Covid-19 Update September 15th, 2021 - We are safely open with Fall Hours: Historic Programming Fridays and Saturdays from 10am to 5pm, Visitor Center and Gift Shop Saturdays 10am to 5pm.

Additional programs/library/genealogy by appointment.

Grounds and Trails are open daily from Dawn to Dusk.

Please visit safely, and follow all health and safety guidelines.

For more information, please contact Matthew Wedd at mwedd@cimlg.org or call at 717-328-2800 and leave a voicemail.

A Walk Back in Time

The Conococheague Institute is a hands-on regional learning center. We are headquartered within Rock Hill Farm, a well-preserved historic farmstead that was established in the early 18th century in southern Franklin County, Pennsylvania, near the village of Welsh Run. Our 30-acre site is listed on the National Register of Historic Places and includes two historic house museums with outbuildings, a research library, two relocated historic log structures, walking trails with access to a pioneer cemetery, and several historic gardens.

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Our Mission

The mission of the Conococheague Institute is to develop and foster awareness, understanding, and stewardship of the cultural and natural history of the Appalachian frontier of Pennsylvania, Maryland, and Virginia. The Institute strives to achieve its mission through education, research, and preservation.

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The name 'Conococheague Institute' symbolizes our focus on the early 18th Century, when the area was referred to as the Conococheague Settlement, (from the important waterway that gave the region its identity).

Throughout the centuries it has been spelled Canigotschik, Conecocheague, Conegocheek, Conegocheige, Conegochiegh, Conegoge, Conegogee, Conegogeek, Conigochego, Conigotoschick, Conijachola, Connatachequa, Connogocheague, Conocochego, Cunnaquachegue, Cunnatachegue, Cunnatichegue, and Guneukitschik.

In the Lenape language it is translated as 'Water of many turns' and it is phonetically pronounced as 'KAH-no-KAH-cheek'.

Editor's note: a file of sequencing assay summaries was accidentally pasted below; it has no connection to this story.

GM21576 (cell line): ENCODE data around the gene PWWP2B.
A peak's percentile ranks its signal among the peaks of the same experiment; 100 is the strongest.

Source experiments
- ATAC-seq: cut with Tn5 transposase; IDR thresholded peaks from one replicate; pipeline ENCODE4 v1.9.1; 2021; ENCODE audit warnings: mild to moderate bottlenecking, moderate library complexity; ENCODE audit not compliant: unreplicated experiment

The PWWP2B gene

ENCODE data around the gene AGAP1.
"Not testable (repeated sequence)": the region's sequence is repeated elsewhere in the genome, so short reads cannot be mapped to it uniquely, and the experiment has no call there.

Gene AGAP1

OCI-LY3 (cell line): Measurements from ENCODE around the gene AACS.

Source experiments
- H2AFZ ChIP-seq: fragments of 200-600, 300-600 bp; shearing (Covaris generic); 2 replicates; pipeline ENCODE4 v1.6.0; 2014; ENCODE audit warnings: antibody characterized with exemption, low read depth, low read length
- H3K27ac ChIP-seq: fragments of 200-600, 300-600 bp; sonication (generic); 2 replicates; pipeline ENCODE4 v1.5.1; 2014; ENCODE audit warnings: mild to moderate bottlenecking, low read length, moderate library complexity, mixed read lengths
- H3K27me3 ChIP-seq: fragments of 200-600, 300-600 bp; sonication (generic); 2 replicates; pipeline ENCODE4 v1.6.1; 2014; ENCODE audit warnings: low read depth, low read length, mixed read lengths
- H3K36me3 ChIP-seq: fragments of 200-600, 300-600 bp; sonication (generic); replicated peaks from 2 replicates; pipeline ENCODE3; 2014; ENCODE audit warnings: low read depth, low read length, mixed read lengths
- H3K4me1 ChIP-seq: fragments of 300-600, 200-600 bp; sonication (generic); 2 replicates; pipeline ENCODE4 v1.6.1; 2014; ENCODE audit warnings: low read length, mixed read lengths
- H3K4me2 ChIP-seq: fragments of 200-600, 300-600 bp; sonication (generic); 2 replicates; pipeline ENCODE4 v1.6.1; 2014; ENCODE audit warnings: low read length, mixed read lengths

From 16,000 B.C.E to the 1700's C.E the land was inhabited by Susquehannoks, Shawnees, Lenni Lenape (Delawares) and tribes that made up the Six Nations (Iroquois). Numerous archaeology finds have shown extensive evidence of this rich cultural heritage, as the area was primarily a hunting and transportation corridor for tribes moving north and south.

Enjoying the Conococheague Institute Today

Now is a great time to visit the Conococheague Institute. With over 30 acres of a remote rural landscape, you can escape the crowds and enjoy nature's beauty. For Birding enthusiasts, our viewing platform over our wetlands area contains a wealth of healthy bird species from Redwing Blackbirds to our more extravagant Peacocks.

Our Grounds are dog friendly, so enjoy walking your furry friend around our Cemetery Trail Loop (which crosses the Welsh Run three times), or enjoy the shade under our tree line walk.

Nature never takes a break, so check out the flowers in bloom throughout the grounds, or smell the herbs in our Kitchen Garden.

Even when the buildings are closed, History doesn't stop! We now have walking tours and information packets at dispensers near the Visitor Center and our Interpretive Wayside panels give a rich history of the Buildings and their story.

For those currently unable to visit, we have been producing virtual programs and adding them to YouTube. Check them out at Colonial Living at the Conococheague Institute.

Living History Programs

On Fridays our programs vary with the Seasons, but Join us EVERY Saturday for the following programs on the hour:

10:00 AM

The Kitchen Garden

Roll your sleeves up and get your hands dirty! Learn about our kitchen garden and why they were an incredibly important part of frontier life in the 18th century. Lend a hand to our historic gardener by fetching water from our well, pulling weeds, picking fresh produce and smelling herbs that will be perfect for any cook in the kitchen! Your hard work may be rewarded with fresh seasonal produce.